×

Why did the battery to a 2018 Honda Accord die?

DEAR DOCTOR: When I parked my 2018 Honda Accord and returned to start it, everything was completely dead. The only thing that showed any life at all was the blinking push start / stop button, yet pressing the button failed to start the car. After the battery was boosted, the car immediately started and everything returned to normal. No warning symbols appeared on the dash, and the problem has not occurred again since then. I hesitate to bring it in to Honda since it seems to have been a singular event and the car has had no other problems. Do you have any ideas on what happened, why it happened and what do you suggest I do now?

— Bruce

DEAR BRUCE: There is no reason not to bring the car to the dealer, as it’s under warranty. They will run a check of the battery and charging system to make sure nothing is wrong with it. For the battery to go dead as you described means something must have been bringing the battery voltage down low enough to have prevented the starter from cranking the engine over, or the connection at the battery was poor.

DEAR DOCTOR: I changed the oil at 3,500 miles on my 2019 Hyundai Santa Fe, which, I’m told, had a “synthetic blend” of 5W30. But I changed the oil with “full synthetic” 5W30 and changed the computer reminder to go off at 5,500 miles. There are no indications in the owner’s manual that states what type of oil the schedule is based on. Can you confirm what type of oil this vehicle uses — and whether 5,500 miles is a good maintenance schedule for oil changes when using full synthetic?

— Alan

DEAR ALAN: Yes, I agree with the 5,500-mile interval change using full-synthetic oil, which has multiple advantages over other oils. The owner’s manual should have the oil type and internals, or you can request this information from your new car dealership service manager. It will not indicate or recommend the change interval for full-synthetic oil. Note: You should do the first tire rotation at the first oil change.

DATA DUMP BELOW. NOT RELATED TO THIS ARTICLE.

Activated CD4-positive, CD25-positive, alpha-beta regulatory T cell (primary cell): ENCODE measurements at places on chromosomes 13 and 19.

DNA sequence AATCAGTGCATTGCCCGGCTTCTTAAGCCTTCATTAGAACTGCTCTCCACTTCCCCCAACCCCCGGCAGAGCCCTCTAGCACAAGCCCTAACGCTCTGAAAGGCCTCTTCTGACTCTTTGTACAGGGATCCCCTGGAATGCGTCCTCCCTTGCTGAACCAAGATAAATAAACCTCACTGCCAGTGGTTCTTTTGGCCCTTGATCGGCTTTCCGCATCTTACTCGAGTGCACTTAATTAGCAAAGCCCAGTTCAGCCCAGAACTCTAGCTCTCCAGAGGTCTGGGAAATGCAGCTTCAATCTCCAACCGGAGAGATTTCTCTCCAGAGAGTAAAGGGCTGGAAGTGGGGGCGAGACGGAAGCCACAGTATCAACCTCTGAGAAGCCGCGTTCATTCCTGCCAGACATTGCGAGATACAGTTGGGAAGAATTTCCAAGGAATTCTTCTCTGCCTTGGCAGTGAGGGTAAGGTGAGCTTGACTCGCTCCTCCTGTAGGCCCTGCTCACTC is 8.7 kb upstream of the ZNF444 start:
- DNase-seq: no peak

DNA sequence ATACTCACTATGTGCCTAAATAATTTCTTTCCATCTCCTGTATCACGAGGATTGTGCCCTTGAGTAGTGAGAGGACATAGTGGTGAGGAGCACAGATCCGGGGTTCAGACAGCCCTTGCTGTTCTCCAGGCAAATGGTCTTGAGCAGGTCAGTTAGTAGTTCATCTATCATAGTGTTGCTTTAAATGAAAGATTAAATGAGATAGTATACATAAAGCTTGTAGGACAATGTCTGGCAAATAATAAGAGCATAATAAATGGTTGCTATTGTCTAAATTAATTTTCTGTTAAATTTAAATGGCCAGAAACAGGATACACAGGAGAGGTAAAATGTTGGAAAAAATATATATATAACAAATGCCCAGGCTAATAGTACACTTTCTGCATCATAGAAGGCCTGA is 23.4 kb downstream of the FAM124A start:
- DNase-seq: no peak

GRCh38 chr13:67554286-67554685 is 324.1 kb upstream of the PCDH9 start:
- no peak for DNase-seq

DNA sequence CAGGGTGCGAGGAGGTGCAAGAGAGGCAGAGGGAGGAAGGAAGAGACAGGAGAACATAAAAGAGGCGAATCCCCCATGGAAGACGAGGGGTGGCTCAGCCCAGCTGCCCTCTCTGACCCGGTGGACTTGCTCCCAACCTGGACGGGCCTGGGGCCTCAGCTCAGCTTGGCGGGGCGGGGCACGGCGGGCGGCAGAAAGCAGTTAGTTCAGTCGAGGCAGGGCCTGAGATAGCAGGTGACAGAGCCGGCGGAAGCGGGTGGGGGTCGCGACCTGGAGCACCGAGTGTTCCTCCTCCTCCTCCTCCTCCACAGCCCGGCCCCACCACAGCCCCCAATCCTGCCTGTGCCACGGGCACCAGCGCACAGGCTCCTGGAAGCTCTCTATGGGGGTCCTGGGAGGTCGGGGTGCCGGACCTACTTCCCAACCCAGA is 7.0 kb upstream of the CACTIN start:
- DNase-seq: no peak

DEAR DOCTOR: We own three all-wheel-drive vehicles: 2006 BMW X3 with 92,000 miles; 2015 Lexus GS 350 with 72,000 miles; 2016 Lexus RX 350 with 32,000 miles. At what time interval / mileage should the various fluids be changed?

— Nick

DEAR NICK: Fluid change intervals are recommended by each auto manufacturer and can be found in the owner’s manual. All fluids break down over time. Brake fluid attracts moisture and can cause rust in the hydraulic system. Automatic transmission fluid will lose its friction capability and change color, cause poor shifting and slippage, as well as contaminate valves and passageways. Some readers will disagree with my recommendations, however, fluids are the lifeblood of the vehicle: Oil changes for full-synthetic oil twice per year, and synthetic blend oil four times per year. Change automatic transmission fluid at 35,000 to 40,000 miles for every two years. Evacuate brake fluid and power steering fluid from the reservoir every two years. Drain and refill coolant at four to five years. Use only factory fluids including coolant, transmission fluid, and even transfer case fluid on AWD vehicles that gets changed at the same time as transmission fluid.